Conducting an investigation is fundamental to defending an unfair dismissal claim and to avoiding an uplift in compensation. In two recent decisions the Courts have highlighted the difficulties as to how far an employer should go in order to conduct a reasonable investigation. As we will see, the answer is not always clear cut. However, the message remains the same: if in doubt go the extra mile.

An admission of gross misconduct does not excuse an employer from carrying out an investigation.

The recent EAT case of Carmelli Bakeries Limited v Benali highlights that where an employee admits committing an act of gross misconduct the employer should still carry out a reasonable investigation into the gross misconduct.

The background

Mr Benali worked in a Jewish bakers. He understood the importance of using kosher produce.

On one occasion Mr Benali used non-kosher jam to make cakes. He claimed he was authorised to do this by an employee who subsequently carried out the investigation. The investigation only lasted an hour and did not involve speaking to Mr Benali. Instead it involved taking a statement from a member of staff who went to buy the jam and a statement from the investigating officer himself who denied that he authorised the purchase of the jam.

At the disciplinary hearing Mr Benali admitted that he had used non-kosher jam. He was dismissed for gross misconduct. He subsequently brought claims for unfair dismissal, wrongful dismissal and victimisation based on his disability.

The Tribunal decided that he had been victimised. In terms of the victimisation complaint, the protected acts included the fact that he was disabled and had previously raised a Tribunal complaint about this. The Tribunal found that the reason for the dismissal was that he was perceived to be a problem employee and the jam incident was used as an excuse to terminate his employment.

The Tribunal also found that the dismissal was unfair. He was awarded one year’s salary plus £14,000 for injury to feelings. The Tribunal decided that the real reason for dismissal was because he was a problem employee. They also decided there was an unfair process as the investigation did not go far enough. Crucially the investigating officer should have taken a statement from Mr Benali and Mr Benali was not impartial to the processes he had been accused of wrongdoing himself.

The Employment Appeal Tribunal

The EAT agreed with the Tribunal’s findings. Its key finding was that the investigation was not sufficiently thorough. There was some good news for the employer in that the case was sent back to another Tribunal to reconsider the compensatory award on account of the fact that Mr Benali’s conduct may have contributed to his dismissal.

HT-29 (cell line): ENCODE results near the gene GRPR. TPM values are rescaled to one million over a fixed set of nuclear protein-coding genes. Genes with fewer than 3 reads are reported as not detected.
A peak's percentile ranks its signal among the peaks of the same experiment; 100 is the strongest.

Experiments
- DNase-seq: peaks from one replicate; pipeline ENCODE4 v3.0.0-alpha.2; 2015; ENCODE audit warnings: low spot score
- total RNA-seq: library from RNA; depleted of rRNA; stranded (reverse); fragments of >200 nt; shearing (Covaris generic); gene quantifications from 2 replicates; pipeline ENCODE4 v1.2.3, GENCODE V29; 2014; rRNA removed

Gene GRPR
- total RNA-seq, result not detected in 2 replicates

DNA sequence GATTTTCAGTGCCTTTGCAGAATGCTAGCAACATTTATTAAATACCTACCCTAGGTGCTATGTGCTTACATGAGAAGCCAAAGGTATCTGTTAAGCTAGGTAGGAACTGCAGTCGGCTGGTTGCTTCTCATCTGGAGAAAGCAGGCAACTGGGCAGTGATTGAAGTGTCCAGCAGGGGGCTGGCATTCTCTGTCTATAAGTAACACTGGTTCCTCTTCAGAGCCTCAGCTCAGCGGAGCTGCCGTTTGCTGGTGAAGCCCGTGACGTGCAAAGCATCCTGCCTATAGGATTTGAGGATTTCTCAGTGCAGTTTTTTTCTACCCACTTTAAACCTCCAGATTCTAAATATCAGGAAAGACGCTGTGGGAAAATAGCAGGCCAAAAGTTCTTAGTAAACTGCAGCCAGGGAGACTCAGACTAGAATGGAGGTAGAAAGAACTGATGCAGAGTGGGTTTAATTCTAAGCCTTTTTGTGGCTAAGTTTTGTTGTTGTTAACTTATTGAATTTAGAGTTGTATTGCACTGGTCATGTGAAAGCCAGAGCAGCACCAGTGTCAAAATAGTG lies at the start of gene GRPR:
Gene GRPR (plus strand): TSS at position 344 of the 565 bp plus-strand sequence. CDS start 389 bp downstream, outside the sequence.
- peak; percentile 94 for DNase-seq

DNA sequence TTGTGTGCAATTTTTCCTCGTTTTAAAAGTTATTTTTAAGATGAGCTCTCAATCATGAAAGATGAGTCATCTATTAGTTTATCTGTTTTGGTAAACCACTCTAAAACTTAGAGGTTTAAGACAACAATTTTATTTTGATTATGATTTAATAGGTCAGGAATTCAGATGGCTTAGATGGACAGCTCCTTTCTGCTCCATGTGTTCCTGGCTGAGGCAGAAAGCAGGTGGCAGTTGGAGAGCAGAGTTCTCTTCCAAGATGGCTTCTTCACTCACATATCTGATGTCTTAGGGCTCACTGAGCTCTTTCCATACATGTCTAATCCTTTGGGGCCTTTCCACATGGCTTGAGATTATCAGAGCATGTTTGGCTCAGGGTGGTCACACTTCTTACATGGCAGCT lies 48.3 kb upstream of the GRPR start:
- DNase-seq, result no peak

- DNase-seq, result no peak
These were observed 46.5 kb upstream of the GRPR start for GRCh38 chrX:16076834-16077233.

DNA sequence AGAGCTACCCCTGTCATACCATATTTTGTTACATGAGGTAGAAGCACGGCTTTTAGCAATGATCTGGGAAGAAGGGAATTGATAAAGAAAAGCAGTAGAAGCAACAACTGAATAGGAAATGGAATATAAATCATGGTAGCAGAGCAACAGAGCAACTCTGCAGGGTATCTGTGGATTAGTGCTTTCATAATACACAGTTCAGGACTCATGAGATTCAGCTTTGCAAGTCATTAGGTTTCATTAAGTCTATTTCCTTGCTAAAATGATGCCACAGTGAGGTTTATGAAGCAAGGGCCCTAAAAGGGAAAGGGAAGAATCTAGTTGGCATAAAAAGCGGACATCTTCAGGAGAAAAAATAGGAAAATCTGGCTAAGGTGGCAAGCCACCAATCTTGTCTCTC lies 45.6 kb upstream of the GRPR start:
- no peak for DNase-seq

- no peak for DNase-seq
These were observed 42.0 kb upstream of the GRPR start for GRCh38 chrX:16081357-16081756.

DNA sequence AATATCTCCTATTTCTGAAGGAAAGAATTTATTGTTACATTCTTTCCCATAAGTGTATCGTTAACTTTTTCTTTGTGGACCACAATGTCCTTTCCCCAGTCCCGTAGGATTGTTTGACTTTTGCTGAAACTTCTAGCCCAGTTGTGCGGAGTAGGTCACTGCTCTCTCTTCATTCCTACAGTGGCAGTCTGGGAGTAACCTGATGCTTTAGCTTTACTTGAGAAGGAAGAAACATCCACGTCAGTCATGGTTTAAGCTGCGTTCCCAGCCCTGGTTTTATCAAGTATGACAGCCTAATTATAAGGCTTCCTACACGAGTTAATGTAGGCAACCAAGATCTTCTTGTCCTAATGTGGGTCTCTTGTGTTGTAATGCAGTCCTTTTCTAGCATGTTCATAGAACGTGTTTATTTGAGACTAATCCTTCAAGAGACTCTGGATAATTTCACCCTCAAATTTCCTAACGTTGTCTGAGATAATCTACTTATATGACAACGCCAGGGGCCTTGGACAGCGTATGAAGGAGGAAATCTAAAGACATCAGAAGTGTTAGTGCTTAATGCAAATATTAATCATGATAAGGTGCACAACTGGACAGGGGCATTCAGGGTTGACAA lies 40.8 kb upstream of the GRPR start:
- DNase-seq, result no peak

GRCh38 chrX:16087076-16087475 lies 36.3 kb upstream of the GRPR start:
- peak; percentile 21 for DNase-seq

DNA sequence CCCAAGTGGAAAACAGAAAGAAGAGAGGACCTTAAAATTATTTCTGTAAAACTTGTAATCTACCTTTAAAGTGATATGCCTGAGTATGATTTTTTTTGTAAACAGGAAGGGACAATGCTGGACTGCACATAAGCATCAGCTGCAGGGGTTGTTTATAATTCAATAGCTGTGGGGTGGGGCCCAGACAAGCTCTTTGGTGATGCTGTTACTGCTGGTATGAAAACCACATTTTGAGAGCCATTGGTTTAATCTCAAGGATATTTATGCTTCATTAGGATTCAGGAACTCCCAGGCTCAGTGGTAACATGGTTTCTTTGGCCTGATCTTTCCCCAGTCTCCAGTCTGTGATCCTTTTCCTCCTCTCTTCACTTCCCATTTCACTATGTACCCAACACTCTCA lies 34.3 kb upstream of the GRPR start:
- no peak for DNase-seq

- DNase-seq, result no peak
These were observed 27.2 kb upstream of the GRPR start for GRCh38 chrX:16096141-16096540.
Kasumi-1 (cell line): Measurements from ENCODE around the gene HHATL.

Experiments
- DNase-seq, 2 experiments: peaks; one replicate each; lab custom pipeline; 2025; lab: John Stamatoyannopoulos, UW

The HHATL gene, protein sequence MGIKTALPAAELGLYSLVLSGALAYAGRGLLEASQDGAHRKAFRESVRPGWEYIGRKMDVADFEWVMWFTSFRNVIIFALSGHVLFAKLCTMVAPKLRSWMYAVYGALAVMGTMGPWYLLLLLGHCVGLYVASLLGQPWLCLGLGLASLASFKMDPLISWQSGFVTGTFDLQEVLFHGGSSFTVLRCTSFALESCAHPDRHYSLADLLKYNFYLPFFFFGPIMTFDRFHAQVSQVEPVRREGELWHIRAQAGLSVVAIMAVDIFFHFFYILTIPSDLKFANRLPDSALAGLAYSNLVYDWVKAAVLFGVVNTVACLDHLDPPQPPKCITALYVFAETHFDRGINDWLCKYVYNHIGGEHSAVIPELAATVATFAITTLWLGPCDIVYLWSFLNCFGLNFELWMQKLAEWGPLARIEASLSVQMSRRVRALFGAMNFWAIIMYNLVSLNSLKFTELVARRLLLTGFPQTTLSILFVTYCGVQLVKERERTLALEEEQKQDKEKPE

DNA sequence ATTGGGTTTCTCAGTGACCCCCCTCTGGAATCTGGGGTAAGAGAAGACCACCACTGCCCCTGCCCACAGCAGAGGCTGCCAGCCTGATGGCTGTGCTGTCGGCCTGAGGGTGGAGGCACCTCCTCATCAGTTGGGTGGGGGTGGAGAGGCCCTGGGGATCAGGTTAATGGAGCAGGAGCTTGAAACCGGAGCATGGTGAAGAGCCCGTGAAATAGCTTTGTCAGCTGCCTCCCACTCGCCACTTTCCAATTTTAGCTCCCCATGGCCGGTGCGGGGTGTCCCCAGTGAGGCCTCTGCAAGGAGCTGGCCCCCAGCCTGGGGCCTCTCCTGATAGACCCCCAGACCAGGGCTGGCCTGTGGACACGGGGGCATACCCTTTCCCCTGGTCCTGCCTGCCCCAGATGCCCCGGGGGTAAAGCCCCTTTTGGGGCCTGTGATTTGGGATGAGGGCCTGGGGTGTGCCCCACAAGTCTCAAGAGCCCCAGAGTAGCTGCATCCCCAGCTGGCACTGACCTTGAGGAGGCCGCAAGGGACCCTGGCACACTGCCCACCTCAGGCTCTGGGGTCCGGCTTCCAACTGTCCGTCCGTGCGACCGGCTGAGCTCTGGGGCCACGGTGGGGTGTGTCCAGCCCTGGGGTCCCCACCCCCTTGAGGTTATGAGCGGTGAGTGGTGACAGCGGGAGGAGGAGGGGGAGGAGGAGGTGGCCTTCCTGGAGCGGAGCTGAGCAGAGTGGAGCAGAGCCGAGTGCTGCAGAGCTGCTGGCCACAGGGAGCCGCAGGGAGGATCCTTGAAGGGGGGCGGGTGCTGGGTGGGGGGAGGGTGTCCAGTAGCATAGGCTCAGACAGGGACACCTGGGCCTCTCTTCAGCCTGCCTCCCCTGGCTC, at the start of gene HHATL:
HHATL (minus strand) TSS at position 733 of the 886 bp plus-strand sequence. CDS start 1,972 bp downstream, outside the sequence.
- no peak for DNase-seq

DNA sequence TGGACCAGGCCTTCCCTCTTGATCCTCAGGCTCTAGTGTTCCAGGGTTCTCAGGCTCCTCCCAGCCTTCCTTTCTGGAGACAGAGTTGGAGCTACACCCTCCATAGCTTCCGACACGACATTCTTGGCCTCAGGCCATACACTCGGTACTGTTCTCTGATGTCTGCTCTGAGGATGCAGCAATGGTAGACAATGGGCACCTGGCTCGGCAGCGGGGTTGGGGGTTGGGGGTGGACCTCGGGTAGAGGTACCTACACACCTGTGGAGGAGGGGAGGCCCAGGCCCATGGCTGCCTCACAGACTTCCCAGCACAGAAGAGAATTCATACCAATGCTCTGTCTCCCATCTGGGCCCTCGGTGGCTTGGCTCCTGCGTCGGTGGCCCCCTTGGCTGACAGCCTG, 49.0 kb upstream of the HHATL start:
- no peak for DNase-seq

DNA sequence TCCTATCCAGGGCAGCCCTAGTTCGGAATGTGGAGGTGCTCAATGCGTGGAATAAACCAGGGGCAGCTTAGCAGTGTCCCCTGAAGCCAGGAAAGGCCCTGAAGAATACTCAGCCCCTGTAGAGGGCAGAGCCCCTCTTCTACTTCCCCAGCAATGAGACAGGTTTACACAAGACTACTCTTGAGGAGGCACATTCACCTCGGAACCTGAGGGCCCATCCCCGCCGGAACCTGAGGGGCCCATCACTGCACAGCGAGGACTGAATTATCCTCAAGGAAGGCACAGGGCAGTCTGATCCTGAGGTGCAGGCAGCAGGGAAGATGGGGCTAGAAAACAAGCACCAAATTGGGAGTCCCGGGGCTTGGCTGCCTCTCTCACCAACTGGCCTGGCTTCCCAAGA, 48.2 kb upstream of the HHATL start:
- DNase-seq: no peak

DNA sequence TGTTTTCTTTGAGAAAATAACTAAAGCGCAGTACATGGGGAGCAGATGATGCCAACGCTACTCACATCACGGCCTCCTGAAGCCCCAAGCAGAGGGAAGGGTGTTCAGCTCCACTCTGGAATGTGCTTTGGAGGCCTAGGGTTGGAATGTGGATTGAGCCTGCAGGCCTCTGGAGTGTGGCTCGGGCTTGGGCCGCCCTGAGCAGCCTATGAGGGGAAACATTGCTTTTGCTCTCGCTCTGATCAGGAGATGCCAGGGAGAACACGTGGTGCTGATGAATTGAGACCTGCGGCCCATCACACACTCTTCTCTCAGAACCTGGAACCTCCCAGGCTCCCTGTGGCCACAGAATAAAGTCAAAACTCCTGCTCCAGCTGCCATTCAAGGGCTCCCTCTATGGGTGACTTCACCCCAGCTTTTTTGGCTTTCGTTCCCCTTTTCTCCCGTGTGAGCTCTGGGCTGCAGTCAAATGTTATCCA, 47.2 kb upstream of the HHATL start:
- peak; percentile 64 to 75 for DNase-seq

A different case. A different outcome

In another case, Stuart v London Airports Limited, the Court of Appeal found that an investigation was sufficient and a subsequent dismissal was fair.

This case involved an employee at an airport. He had a clean disciplinary record. He allegedly stole goods from the airport’s duty free shop.

As part of the investigation the employer spoke to the shop manager together with a colleague who worked in the shop. They also interviewed Mr Stuart. In addition the investigating officer visited the site and took note of whether there were any clear demarcations as to the boundaries of the shop. This was because Mr Stuart’s main defence was that he had every intention of returning to pay and did not realise that he had actually gone outside the shop’s boundaries.

The investigation did not look at any CCTV footage nor did it speak to Mr Stuart’s colleague.

Mr Stuart brought a claim for unfair dismissal. It was unsuccessful. He then appealed to the Employment Appeal Tribunal who overturned the Tribunal’s decision on the basis there was not sufficient an investigation – the employer should have examined CCTV footage and spoken to other witnesses in the shop.

The Court of Appeal took a more robust view and decided that the investigation was sufficient in the circumstances. The rationale behind the decision was that Mr Stuart’s main defence was that he had every intention to pay and that he had not stepped outside the shop. However, it considered that he had been dishonest as there was a clear demarcation as to where the shop’s boundaries were. It therefore felt it was not necessary to probe any further.


The outcome of Mr Stuart’s claim is somewhat surprising. It is noteworthy that the EAT reached a different conclusion based on the same facts as the Court of Appeal. What both these cases demonstrates is the difficulty to predict what a Tribunal would decide is a reasonable investigation. The simple message to employers must be that if in doubt they must go the extra mile in order to conduct an adequate investigation. At the end of the day in Mr Stuart’s case it had not taken any time to examine CCTV footage or indeed to speak to other witnesses.


It is always a judgement call as to how thorough an investigation must be. Almost inevitably a less than happy employee looking to challenge a dismissal will raise concerns about the quality of the investigation. The more thorough the investigation then the more robust the employer’s response to any accusations of unfairness.